How to classify Curious Rituals?

It is late one night in LA, you’re close to leaving the club, but you really don’t want walk alone in the dark for 20 minutes. To take a taxi, or to call an Uber, is too sad and you’re really still in a chatting mood.
The right thing to do is call The People Walker, a guy -and not that kind of guy that you’re going to bother late in the night- that for $7 a mile can walk with you.

The scenario changes.

You’re tired. After a long travel you finally arrive in the UK, the land where you hope to start a new life.
You know that the first step is to do an official request for asylum. But you don’t know anything about the legal system, and you barely speak English. To find somebody that can help you is not easy, that’s why DoNotPay exists, the first “robot lawyer”.
DoNotPay is a chatbot that helps refugees with legal claims through the Facebook Messenger App. It is a free way to try to find an answer to a social problem, but also an initiative that opens up questions such as “could my work be replaced by robots?”.

 

The Curious Rituals of Work

 

These are just two examples of what students found in the first three weeks of the program. The exercise was to explore the Curious Rituals of Work.
These examples of weird news, strange habits, and particular initiatives are a very important starting point in understanding which possible directions open up for the near future of Work.

The aspects that made this research so important and useful in order to understand the current reality (in NFD terms, the Strange Now) is not only the data itself, but also their classification.

Try to imagine one hundred examples of data. Pretty easy to manage, eh? Well, now try to imagine managing them in order to understand some trends, or underline some critical aspects. You will need to visualize them not one by one, but clustering them in categories.
So the second exercise was to find these categories.

 

Classification and taxonomies

 

To be able to find a classification, or to divide a series of concepts by taxonomies is a difficult exercise. Even if we would think that there is a correct way to do that, the reality is that there isn’t. In fact, the aim wasn’t to find the correct way to make it, but to find the way that was most helpful and interesting for our goal.

Let’s look at some examples:
Aristotle was one of the creators of the modern conception of classification and taxonomies.
This was his conception of Living Things:

This vision remained until the XVII sec. d.c.

Today what is considered an acceptable division of Living Things is this:

Pretty complex.
But these two examples still stay in the area of what we called Science.
Let’s see what happens when Science meets everyday life.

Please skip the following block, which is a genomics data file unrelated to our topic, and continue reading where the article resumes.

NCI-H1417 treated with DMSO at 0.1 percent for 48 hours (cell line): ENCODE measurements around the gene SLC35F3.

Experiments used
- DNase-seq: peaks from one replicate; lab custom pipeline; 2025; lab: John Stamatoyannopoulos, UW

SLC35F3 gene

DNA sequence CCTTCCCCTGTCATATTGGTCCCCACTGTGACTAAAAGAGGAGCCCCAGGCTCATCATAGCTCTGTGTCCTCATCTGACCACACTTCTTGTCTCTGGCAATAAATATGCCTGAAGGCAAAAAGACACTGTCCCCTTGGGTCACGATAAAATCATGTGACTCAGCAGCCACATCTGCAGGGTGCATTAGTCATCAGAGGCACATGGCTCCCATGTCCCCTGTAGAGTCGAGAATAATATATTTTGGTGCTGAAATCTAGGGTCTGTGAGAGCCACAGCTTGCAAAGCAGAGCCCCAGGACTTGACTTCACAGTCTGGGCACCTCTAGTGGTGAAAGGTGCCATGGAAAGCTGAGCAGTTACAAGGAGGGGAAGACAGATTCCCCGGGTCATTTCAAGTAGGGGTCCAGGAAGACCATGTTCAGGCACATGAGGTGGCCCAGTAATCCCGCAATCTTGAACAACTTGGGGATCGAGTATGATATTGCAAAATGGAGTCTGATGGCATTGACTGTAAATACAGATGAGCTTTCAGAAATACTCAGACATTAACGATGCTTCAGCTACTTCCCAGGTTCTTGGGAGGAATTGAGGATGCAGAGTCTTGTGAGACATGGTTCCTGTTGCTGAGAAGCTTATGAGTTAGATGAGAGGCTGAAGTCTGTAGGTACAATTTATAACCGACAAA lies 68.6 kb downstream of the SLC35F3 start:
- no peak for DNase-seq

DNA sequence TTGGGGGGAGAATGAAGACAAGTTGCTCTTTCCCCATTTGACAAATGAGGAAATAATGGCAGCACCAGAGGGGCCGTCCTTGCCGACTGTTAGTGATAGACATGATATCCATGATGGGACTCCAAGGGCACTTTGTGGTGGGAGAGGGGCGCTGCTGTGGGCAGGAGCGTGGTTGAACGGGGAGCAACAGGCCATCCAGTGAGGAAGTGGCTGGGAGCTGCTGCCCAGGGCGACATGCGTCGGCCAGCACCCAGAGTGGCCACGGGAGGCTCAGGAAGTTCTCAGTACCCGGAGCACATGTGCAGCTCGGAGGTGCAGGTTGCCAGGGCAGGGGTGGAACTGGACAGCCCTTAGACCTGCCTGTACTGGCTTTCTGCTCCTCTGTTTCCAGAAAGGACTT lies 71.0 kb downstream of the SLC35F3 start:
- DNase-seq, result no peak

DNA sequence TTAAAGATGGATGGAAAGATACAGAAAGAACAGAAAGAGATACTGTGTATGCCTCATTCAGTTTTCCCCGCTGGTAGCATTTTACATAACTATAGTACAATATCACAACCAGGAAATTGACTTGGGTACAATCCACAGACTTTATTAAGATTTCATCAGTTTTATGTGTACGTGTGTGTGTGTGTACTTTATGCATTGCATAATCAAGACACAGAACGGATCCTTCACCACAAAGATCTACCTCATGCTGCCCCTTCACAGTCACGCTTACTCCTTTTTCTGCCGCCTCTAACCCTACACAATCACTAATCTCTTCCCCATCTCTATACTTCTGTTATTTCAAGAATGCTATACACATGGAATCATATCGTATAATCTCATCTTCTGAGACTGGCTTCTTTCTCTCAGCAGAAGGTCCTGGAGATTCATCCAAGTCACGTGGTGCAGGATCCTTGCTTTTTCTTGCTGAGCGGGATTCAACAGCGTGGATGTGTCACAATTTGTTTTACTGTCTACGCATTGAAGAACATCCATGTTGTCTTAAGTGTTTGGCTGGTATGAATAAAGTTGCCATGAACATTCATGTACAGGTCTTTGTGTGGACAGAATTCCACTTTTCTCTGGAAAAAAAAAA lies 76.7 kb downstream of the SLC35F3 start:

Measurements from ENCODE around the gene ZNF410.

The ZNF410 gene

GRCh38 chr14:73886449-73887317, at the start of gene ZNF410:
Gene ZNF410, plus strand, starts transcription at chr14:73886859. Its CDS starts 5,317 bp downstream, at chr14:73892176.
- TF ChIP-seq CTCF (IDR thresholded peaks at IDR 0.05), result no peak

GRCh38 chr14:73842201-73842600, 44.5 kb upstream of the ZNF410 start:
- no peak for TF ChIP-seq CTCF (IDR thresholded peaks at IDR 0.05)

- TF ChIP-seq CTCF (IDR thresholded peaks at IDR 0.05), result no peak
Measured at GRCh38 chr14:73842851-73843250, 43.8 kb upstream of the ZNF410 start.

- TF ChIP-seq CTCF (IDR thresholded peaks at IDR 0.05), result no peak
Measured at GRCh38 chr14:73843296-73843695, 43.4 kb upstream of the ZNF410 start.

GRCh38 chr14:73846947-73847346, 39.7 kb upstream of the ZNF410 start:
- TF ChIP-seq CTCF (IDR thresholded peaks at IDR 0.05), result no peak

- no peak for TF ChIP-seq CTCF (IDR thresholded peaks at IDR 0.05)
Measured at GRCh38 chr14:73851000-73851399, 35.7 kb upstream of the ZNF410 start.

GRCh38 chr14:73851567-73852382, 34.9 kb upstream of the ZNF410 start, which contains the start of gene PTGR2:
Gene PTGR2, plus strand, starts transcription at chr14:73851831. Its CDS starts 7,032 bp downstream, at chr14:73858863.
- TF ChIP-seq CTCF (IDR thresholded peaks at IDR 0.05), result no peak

The artist Ian Danskin in this video tries to define, in a very generic way, what is art and what is not.
To do that he used a very good example of the complexity of taxonomies and perception: the tomato.
If you didn’t already know, the tomato is a fruit:

Yes, tomato is a fruit

But, for many historical, social, and cultural reasons, the tomato is perceived as a vegetable.
Who is right?

Well, the answer is that it depends. For the science is right that tomatoes are classified as fruit, because the science classification is based on the properties of the tomato itself.
For the supermarket is correct that tomatoes are classified as a vegetable, because its classification is based on the perception of the people. These two classifications have different aims, for different publics.

 

The process

 

With all of this in our minds, we proceed with the definition of the classification and the tag to use. First, in a very raw keyword assignment (just four for each Curious Ritual) then in a deeper way.
To do this we decided a collective point of view from our research: the worker. Each Curious Ritual had to be analyzed through the point of view of the worker.
Then, in an open discussion with the entire class, we started to understand which elements were important for us to know: is the worker paid or not for the work that they do? Are they consciously working? What is the relationship with the client? What is the nature of the worker? Is the worker a human, an animal, or a robot?

All of this is also correlated with the concept of granularity.
How in detail do we want to describe each category? Which dimensions are important for us? Do I want to know exactly how much the worker earns, or, for my research, and for my aims, is it enough to understand what kind of retribution the worker has? Is the worker paid, unpaid, paid by reputation, or other?

The discussion happened in the class, after public and group by group discussion, and also on-line, using a shared spreadsheet as a platform for suggestions and comments.
Until today we figured out around sixteen categories -completed with general information such as a title or source- where each of them can contain among two to five tags.
In the next posts each group will describe considerations about their work, and some data visualization about their Curious Rituals.

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